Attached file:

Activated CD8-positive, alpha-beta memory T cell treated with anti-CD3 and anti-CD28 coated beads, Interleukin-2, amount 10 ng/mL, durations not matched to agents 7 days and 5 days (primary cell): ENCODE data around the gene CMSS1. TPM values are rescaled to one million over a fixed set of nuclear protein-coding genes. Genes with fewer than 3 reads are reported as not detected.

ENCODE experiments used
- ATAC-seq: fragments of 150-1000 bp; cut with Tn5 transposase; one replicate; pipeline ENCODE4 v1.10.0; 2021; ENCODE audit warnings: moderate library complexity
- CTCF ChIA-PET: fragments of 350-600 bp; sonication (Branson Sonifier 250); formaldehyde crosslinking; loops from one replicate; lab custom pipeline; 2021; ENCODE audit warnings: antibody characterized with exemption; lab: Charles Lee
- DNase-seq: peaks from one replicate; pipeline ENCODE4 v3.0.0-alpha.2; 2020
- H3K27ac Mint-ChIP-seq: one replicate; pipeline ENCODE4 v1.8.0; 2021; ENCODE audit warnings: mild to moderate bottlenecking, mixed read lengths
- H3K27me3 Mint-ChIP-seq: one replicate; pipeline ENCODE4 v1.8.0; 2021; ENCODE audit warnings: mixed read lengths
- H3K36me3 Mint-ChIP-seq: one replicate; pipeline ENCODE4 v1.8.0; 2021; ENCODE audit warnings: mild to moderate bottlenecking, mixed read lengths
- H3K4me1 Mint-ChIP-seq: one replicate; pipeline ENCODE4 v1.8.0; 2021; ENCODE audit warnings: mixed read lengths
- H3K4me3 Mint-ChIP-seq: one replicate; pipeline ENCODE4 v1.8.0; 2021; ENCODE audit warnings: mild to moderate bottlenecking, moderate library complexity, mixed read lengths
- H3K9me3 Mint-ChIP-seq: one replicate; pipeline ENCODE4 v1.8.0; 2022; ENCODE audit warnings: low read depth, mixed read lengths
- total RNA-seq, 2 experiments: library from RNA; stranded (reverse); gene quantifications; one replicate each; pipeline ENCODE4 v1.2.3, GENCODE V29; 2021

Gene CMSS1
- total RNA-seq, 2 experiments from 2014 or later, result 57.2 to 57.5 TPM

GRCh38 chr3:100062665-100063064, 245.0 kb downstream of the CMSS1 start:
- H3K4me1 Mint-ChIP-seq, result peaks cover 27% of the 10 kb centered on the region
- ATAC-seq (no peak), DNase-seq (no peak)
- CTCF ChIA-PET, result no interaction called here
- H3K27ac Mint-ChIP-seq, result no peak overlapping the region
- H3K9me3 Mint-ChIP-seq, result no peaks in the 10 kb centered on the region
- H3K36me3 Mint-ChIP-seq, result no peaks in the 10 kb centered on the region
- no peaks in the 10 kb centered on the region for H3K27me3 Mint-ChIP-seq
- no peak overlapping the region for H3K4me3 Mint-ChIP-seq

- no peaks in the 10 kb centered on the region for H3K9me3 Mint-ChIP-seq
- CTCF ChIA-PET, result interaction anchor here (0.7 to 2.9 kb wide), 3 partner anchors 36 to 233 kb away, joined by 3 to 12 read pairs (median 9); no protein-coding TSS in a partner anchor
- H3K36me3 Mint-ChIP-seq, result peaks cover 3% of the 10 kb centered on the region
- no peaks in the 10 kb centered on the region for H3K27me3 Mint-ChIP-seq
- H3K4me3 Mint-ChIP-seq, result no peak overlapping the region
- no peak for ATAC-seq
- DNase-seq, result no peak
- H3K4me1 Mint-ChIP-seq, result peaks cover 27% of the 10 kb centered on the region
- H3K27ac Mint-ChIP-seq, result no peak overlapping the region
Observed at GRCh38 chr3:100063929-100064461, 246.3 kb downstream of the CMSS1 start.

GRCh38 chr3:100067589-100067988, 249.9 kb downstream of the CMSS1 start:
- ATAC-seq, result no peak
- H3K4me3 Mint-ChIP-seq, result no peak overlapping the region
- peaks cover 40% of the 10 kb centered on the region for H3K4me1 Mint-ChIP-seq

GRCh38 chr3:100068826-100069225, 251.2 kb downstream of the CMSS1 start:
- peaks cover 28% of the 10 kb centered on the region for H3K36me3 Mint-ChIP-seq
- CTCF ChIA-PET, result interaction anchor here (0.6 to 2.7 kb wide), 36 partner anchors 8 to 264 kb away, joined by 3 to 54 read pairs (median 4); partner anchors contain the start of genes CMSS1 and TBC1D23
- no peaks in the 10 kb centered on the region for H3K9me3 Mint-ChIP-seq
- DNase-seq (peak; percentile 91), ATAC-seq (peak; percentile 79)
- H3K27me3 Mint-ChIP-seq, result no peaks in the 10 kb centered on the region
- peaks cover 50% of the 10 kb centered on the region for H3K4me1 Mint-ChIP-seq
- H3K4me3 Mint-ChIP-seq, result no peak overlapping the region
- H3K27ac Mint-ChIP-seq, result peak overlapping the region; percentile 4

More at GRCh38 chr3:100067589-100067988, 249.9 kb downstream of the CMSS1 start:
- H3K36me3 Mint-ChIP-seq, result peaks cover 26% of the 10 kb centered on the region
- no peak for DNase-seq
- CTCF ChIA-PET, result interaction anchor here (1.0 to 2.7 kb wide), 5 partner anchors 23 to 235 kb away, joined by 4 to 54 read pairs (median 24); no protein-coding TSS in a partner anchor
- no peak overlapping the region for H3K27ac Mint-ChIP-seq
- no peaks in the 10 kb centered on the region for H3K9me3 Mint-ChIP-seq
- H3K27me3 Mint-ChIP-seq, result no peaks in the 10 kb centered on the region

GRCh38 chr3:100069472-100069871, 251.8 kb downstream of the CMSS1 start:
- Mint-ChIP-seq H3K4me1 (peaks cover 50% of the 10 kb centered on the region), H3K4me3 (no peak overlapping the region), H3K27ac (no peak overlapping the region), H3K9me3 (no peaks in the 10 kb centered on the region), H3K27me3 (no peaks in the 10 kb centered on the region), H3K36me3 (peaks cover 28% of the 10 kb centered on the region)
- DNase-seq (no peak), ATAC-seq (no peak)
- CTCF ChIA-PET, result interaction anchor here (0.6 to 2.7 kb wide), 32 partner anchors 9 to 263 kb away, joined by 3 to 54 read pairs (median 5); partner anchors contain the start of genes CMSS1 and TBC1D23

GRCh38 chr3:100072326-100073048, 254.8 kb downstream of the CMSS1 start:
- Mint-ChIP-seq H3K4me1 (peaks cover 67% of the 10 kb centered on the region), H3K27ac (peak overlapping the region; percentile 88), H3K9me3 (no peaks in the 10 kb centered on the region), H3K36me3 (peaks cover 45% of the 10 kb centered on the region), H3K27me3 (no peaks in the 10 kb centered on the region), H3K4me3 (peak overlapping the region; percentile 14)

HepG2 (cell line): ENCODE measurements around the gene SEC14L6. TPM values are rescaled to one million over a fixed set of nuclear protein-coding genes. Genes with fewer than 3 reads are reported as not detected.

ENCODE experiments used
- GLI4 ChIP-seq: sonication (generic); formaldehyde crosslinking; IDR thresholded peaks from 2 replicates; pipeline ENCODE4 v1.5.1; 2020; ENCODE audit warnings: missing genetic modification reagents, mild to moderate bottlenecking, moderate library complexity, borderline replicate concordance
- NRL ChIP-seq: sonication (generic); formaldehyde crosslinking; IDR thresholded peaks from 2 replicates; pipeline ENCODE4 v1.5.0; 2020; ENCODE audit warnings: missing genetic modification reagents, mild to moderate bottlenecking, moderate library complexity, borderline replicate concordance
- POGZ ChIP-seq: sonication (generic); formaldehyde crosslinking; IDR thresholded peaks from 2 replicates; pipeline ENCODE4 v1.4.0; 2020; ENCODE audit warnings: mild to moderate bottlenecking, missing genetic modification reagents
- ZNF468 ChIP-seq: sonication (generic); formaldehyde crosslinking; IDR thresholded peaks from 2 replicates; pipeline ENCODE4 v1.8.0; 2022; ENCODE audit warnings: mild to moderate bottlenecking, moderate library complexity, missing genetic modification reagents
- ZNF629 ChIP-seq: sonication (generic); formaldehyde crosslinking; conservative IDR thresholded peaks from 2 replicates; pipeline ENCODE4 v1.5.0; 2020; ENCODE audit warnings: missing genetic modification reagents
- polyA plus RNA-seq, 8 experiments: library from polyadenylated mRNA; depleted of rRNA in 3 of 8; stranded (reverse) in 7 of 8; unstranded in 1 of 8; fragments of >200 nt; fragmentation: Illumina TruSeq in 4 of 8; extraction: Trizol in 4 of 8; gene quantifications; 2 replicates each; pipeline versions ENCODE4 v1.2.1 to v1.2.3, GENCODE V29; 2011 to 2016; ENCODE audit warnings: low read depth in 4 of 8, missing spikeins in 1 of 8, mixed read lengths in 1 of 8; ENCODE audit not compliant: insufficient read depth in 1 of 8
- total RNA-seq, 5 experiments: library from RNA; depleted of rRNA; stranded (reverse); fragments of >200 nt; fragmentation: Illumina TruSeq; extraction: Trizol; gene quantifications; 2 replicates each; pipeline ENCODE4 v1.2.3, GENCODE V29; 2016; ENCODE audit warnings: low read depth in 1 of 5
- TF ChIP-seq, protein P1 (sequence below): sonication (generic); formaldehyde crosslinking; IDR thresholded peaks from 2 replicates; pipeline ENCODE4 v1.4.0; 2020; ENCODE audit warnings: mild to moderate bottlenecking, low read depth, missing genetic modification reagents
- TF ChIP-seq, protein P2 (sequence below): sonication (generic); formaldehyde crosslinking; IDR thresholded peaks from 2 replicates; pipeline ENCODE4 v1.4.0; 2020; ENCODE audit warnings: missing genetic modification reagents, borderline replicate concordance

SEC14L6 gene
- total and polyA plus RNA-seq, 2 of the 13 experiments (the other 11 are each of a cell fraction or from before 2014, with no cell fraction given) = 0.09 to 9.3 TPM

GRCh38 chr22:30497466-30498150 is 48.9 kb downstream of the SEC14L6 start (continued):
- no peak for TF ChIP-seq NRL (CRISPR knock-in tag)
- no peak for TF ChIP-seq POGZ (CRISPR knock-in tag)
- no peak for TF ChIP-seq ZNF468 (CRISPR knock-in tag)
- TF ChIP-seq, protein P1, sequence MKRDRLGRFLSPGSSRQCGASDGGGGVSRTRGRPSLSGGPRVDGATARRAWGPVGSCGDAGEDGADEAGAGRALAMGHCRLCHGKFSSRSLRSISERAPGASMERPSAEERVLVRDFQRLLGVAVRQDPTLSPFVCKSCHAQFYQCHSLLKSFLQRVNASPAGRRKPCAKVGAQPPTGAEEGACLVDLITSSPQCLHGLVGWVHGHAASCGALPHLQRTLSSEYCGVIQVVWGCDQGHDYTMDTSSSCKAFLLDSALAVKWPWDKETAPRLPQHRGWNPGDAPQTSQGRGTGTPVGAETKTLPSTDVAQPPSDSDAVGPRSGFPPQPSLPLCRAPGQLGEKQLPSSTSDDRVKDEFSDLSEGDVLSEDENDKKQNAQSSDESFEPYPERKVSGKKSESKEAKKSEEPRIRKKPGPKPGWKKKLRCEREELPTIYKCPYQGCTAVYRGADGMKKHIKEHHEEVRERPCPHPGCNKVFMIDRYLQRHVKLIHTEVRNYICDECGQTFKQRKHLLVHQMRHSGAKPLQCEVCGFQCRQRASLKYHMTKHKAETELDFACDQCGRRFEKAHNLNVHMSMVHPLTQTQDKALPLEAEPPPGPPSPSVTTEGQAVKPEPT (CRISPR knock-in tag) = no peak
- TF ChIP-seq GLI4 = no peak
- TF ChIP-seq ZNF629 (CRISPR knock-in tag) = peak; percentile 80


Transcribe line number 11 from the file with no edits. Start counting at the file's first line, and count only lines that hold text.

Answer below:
- H3K9me3 Mint-ChIP-seq: one replicate; pipeline ENCODE4 v1.8.0; 2022; ENCODE audit warnings: low read depth, mixed read lengths